September 01, 2008


 Hill's donates genome data to promote feline health

Posted August 15, 2008

Hill's Pet Nutrition Inc. announced July 20 the donation of its feline genome database to Morris Animal Foundation for the advancement of feline research.

In addition, Hill's has made a $1 million commitment to MAF, and a portion of the funds will be used to establish a Coalition for Feline Genomic Research. The coalition will use the genetic data to study biochemical differences between healthy and unhealthy cats.

The genetic data were the result of Hill's years-long investment in nutrigenomic technology for identifying ingredients that will enhance functional pet food products. The project yielded a wealth of feline genome sequence data with DNA samples from seven cats of various breeds and both sexes.

The DNA sequencing effort identified more than three million feline single nucleotide polymorphisms, or SNPs. These SNPs are small deviations from the common feline DNA sequence that can be used as markers to track down genes responsible for genetic diseases.

Hill's donated its entire collection of SNPs to Morris to ensure the availability of the data to investigators who will use the collection in research advancing feline health. The data also provide researchers with a foundation for developing an SNP genotyping platform.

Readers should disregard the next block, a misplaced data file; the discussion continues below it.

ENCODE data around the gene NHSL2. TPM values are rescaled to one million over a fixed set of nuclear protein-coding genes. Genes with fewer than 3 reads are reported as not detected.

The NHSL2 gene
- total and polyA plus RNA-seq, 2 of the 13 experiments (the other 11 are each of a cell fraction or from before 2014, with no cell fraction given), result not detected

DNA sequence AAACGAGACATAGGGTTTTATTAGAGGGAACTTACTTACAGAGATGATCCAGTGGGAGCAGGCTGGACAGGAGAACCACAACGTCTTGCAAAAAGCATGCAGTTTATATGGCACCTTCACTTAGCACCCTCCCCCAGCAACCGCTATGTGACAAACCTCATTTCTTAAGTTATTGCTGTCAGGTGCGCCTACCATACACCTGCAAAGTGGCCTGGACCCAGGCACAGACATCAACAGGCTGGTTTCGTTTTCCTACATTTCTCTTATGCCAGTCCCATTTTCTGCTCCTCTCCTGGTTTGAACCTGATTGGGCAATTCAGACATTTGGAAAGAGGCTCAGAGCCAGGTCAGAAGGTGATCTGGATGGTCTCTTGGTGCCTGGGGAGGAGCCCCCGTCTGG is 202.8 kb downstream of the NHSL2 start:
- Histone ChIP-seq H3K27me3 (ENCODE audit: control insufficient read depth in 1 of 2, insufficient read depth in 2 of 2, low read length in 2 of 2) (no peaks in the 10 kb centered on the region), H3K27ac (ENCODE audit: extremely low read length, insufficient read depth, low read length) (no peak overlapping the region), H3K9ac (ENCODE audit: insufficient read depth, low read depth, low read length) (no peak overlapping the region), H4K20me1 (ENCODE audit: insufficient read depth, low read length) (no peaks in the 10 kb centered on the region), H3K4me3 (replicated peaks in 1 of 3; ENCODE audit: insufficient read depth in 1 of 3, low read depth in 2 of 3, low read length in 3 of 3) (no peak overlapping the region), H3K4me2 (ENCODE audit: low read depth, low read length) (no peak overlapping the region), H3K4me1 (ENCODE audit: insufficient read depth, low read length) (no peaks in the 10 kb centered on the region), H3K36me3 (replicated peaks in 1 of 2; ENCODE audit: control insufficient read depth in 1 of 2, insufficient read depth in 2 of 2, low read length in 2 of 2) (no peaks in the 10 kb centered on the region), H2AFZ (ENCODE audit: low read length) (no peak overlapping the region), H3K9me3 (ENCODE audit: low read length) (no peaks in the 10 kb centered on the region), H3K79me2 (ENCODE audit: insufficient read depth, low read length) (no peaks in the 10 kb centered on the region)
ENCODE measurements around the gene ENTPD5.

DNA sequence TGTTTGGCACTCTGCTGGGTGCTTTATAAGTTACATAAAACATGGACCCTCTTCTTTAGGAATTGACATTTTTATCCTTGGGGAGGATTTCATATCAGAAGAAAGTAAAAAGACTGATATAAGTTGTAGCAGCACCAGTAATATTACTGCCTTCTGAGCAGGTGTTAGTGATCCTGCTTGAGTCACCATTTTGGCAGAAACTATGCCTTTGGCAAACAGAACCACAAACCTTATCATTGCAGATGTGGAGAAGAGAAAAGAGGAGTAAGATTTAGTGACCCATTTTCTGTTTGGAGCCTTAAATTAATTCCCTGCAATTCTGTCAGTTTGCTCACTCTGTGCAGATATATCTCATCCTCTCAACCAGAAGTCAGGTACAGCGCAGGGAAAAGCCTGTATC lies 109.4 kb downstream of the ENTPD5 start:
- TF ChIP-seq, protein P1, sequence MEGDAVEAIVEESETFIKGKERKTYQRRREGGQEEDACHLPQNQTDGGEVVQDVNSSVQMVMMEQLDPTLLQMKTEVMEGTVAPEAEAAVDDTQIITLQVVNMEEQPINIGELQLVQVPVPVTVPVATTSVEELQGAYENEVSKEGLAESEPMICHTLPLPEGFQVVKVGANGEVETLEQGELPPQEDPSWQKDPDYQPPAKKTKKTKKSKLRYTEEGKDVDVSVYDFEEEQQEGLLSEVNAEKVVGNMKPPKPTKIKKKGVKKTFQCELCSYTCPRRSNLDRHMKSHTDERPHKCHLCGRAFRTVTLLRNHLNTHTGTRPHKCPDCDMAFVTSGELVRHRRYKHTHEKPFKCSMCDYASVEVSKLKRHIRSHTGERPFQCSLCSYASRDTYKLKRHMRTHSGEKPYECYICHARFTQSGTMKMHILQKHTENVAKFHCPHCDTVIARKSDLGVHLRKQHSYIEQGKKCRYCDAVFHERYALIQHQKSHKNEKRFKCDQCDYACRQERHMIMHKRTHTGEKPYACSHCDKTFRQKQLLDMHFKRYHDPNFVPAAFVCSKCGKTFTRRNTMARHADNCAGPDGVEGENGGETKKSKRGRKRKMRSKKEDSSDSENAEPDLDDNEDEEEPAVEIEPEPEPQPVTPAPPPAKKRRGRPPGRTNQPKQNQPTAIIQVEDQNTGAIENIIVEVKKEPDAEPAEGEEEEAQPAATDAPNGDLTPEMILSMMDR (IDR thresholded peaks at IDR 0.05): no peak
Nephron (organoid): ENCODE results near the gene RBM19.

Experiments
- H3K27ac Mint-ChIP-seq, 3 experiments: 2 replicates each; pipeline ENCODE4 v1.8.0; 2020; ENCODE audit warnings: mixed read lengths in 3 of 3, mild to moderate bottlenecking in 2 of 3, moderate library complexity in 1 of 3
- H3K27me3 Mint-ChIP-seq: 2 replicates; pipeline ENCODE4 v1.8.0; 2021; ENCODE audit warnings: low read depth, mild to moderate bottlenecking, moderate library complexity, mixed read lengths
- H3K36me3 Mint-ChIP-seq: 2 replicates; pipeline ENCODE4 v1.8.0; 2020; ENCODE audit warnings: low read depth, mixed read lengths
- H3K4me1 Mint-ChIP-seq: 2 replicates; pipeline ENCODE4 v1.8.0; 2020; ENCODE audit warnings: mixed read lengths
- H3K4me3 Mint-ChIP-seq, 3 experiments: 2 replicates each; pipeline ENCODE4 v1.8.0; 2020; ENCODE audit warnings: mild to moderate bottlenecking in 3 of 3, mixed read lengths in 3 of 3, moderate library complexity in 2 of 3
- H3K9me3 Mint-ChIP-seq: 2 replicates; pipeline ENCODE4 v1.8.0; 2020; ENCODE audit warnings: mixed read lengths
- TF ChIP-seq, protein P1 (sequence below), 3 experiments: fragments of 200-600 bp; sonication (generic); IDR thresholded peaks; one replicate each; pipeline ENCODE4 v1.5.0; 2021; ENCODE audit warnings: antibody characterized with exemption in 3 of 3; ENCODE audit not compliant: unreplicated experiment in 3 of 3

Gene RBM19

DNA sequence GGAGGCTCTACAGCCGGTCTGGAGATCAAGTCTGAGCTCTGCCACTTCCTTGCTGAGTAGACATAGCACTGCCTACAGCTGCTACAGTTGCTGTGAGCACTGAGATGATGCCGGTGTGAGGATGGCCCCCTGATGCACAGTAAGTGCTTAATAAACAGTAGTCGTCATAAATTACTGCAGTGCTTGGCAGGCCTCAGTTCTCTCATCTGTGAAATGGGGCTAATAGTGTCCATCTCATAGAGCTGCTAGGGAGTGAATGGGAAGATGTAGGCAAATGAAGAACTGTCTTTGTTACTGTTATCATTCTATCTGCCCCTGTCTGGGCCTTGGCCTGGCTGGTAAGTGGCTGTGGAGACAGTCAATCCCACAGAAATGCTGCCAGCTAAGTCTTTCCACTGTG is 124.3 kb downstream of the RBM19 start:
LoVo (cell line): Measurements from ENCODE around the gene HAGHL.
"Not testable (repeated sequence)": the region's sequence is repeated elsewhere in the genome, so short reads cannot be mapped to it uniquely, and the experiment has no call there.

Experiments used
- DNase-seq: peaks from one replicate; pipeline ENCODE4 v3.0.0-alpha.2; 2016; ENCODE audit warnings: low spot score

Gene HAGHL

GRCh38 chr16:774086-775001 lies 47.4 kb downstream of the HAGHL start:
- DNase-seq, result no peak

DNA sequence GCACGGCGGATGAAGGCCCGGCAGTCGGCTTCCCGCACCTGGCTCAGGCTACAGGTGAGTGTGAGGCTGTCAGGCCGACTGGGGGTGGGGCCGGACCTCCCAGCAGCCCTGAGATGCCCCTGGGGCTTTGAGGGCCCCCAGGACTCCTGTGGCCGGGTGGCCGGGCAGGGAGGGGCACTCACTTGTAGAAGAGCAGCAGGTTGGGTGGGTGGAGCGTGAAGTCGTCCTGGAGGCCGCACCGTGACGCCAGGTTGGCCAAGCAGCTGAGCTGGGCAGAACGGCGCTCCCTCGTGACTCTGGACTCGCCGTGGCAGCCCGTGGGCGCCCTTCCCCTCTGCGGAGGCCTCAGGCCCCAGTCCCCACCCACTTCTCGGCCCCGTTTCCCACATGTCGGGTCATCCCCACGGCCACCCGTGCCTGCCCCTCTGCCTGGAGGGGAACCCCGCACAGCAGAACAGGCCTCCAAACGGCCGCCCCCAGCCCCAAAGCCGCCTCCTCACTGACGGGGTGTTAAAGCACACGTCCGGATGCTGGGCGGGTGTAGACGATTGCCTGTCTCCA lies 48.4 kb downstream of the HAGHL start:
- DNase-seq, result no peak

"It's a major head start for conducting genetic association studies that could one day help veterinarians better understand and diagnose diseases in our feline patients," explained Dr. Janet Donlin, chief of the veterinary business channel at Hill's.

Cats and humans share 250 genetic diseases, so the donation could lead to discoveries affecting human health. "The domestic cat has served as a powerful model for hereditary human disease patterns and for numerous fatal infectious disease agents related to human pathogens," said Dr. Gregg Dean, professor of immunopathology at North Carolina State University.

"The Hill's donation of feline SNP data has the potential of paving the way for future developments, which may make a major contribution to many areas of feline genetics and biology," Dr. Dean said.

Since the canine genome was sequenced in 2005, the bulk of pet-related genetic research has focused on dogs. The feline genome was sequenced two years later, but research has lagged. The hope is the Hill's donation will jump-start the field.

"It is a sad irony," observed Dr. Patricia Olson, president and CEO of Morris Animal Foundation, "that cats are the most popular pet in our country, yet far too little research funding and veterinary care are being provided to meet the cat's unique health needs.

"Thanks to this Hill's donation to Morris Animal Foundation, cats will be given a dramatically better opportunity for a long and healthy life."